As for how I noticed I was cycling, I reviewed my writing logs. This makes me glad I keep them now, and has made me more determined to keep up with them. They make a good barometer of my state of mental health.

Thursday, November 11, 2010

Anxiety and Writing Advice

An online friend from Forward Motion recently provided a link to a site called The Sharp Angle. In the interests of improving my writing, I enthusiastically added the link to my favorites link and have been visiting daily to read the updates. Aside from the wave of enlightenment I've received from one post on the blog, there's been an uncomfortable side effect.


I recently asked for my proper psych diagnoses, and along with the Mixed-state Bipolar Disorder, I've also got unspecified anxiety. I've been aware of this anxiety for about a year or so now, on a conscious level, and my therapist has provided me some advice and methods to work past it. I've only just in the past couple weeks realized that my discomfort with writing advice in general is in fact anxiety.

It actually surprised me, though I don't know why it should have. I've come across the anxiety in filling out forms, in some social situations, and in a small variety of other things. I also don't know why I didn't recognize this discomfort as anxiety in the first place. Well, perhaps its understandable; I've been avoiding writing advice for the most part because of the discomfort it gives me, so that could explain why I haven't recognized it as anxiety before now and why it surprised me so much when I made that realization.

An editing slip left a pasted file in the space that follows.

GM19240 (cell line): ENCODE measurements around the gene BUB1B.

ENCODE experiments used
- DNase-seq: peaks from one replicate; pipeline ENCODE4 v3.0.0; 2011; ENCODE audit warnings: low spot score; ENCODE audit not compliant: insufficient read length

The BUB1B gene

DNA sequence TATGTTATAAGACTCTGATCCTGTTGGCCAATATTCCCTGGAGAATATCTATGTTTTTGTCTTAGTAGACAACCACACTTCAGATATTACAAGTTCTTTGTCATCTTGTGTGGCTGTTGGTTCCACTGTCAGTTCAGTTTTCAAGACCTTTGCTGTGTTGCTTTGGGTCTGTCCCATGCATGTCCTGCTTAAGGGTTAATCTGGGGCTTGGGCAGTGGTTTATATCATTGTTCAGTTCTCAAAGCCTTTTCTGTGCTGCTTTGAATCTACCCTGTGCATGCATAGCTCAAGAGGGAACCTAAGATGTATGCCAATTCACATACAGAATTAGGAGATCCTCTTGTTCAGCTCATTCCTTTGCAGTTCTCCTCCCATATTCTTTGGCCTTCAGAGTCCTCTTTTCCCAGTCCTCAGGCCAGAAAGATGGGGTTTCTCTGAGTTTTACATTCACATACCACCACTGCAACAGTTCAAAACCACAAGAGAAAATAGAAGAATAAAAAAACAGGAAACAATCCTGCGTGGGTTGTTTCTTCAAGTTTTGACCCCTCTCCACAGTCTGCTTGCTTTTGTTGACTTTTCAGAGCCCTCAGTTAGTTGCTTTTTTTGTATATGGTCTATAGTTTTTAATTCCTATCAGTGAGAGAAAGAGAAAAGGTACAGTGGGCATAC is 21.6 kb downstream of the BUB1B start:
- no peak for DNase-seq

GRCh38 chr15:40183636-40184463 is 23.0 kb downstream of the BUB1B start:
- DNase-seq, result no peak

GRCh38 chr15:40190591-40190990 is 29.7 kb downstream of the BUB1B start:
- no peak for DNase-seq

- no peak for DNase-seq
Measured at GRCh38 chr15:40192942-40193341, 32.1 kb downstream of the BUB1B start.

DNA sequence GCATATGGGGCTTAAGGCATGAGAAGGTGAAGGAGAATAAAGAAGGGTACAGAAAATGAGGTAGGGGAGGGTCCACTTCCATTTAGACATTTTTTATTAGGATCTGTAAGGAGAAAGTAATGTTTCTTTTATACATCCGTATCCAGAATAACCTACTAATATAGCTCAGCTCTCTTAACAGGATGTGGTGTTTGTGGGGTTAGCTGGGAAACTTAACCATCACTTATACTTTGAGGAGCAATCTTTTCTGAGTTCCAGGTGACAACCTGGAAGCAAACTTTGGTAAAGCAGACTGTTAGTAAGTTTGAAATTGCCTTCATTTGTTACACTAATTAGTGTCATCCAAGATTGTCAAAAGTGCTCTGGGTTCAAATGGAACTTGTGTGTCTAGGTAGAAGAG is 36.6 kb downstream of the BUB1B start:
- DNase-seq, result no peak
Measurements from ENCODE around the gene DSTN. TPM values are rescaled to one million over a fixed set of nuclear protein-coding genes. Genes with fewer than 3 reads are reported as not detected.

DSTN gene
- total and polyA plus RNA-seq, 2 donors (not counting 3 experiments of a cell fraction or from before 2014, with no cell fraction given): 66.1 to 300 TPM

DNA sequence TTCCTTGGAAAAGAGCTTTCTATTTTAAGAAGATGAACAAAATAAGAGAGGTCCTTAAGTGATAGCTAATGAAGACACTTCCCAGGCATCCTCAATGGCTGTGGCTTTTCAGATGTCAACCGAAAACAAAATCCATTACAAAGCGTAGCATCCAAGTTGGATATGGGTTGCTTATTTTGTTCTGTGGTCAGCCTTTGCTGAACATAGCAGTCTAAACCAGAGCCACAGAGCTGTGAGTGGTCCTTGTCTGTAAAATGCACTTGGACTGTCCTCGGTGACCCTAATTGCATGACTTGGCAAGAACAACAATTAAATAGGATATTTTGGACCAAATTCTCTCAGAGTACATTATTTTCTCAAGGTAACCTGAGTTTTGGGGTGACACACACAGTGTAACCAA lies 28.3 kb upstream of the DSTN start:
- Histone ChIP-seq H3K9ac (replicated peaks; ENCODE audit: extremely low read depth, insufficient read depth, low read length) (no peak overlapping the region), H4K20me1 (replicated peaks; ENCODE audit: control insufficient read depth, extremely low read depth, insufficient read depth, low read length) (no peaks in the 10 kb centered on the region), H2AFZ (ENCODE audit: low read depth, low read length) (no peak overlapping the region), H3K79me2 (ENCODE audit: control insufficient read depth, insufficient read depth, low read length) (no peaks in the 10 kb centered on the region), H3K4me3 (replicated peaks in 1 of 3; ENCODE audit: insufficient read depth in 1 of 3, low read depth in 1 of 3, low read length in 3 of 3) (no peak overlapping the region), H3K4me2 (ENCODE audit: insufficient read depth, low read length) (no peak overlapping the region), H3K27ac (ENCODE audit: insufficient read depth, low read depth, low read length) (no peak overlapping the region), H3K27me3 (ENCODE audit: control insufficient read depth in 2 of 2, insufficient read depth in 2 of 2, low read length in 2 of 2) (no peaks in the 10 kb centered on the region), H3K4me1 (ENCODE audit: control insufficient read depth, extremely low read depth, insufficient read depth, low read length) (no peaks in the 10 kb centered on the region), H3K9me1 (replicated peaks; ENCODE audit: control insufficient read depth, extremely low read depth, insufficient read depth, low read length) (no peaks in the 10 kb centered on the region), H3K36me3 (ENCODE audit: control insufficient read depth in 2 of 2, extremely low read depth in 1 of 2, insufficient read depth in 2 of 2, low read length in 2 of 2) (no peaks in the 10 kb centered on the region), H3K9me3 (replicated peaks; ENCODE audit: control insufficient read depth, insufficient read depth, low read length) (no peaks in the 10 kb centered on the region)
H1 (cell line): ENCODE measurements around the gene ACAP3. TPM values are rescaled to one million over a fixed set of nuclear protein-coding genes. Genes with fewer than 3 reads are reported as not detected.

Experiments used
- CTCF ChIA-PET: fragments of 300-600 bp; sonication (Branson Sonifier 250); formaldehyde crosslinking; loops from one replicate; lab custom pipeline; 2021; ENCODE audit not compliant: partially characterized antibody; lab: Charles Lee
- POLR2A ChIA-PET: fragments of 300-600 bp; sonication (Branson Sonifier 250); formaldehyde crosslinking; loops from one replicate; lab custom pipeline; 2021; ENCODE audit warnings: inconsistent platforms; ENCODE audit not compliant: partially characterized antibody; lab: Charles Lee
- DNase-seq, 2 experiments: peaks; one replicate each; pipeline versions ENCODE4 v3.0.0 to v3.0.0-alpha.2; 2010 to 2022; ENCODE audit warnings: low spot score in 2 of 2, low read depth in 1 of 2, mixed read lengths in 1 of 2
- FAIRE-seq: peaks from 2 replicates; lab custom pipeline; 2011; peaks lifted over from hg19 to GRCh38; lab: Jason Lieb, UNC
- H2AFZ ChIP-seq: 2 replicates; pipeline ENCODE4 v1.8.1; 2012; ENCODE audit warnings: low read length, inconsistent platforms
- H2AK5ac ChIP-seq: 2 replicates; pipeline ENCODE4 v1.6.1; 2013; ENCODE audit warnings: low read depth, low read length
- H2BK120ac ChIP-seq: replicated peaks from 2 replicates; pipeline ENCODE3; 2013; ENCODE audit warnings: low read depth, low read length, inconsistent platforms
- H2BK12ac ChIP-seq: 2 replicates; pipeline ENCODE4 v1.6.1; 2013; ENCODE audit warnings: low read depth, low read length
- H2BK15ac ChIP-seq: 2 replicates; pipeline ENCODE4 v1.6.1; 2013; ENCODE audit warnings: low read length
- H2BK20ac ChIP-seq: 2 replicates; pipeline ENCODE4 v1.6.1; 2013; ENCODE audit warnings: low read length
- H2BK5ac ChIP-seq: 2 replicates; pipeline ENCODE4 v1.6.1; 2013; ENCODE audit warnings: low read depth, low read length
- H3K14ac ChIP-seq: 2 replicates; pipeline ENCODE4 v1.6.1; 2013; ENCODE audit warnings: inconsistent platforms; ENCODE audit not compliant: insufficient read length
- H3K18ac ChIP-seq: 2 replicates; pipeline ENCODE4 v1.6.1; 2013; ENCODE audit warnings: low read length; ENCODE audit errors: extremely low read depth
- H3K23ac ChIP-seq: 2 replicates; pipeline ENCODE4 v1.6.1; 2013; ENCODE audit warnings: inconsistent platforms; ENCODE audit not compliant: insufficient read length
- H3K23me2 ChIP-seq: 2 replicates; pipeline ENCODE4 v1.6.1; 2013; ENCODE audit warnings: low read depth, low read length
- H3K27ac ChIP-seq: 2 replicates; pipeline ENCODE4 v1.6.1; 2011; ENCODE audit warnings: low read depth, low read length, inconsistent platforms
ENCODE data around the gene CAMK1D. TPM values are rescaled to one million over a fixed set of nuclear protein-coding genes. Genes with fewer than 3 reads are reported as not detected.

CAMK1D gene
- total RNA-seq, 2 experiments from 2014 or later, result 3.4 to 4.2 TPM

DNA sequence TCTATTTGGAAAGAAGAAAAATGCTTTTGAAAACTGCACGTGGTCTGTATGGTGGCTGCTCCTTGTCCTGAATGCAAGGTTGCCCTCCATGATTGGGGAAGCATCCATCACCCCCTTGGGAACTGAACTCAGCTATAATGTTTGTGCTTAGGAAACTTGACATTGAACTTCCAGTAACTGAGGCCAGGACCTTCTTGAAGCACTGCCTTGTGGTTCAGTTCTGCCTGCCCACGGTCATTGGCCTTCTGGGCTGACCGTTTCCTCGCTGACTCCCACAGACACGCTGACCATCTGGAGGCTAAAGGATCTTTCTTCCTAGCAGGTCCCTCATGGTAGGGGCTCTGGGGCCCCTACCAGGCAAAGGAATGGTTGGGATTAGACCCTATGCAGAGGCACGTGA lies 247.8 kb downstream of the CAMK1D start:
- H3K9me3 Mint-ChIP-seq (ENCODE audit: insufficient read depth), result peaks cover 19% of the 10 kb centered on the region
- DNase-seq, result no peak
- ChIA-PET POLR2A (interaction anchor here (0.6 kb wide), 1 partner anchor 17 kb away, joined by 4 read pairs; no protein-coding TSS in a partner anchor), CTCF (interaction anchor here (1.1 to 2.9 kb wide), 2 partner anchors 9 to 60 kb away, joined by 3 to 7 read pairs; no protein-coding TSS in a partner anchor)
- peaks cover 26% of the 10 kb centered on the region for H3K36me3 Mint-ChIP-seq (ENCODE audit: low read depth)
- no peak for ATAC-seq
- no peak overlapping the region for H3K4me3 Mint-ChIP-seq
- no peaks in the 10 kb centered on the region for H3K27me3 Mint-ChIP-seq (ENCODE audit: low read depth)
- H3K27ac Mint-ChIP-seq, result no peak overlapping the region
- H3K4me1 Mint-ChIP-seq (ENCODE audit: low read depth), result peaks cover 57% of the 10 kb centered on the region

Basically, what happens is I read writing advice, and it makes me worry. I know that I can't follow everything perfectly all the time, but it makes me worry that I'm not doing things right. It also makes me worry that what I've already done is bad. Not wrong, but bad, as in pathetic, ugly, uninteresting. Especially with regards to my writing.

Part of dealing with this is slowing my breathing and taking deep breaths until I feel calmer. Once I feel calmer, I'm able to find things to do to distract myself from the anxiety thoughts. I'm able to come back to my writing and see it for what it really is. Imperfect but still mostly good and worth keeping. If I do happen to find something I'm unhappy with it, I'm able to cut it from the main WIP and paste it to its own file for future reference. I'm able to read over what's been previously written with an open mind toward connecting future occurrences in the story to what I'm working with presently. And I'm able to do this while keeping that writing advice in mind.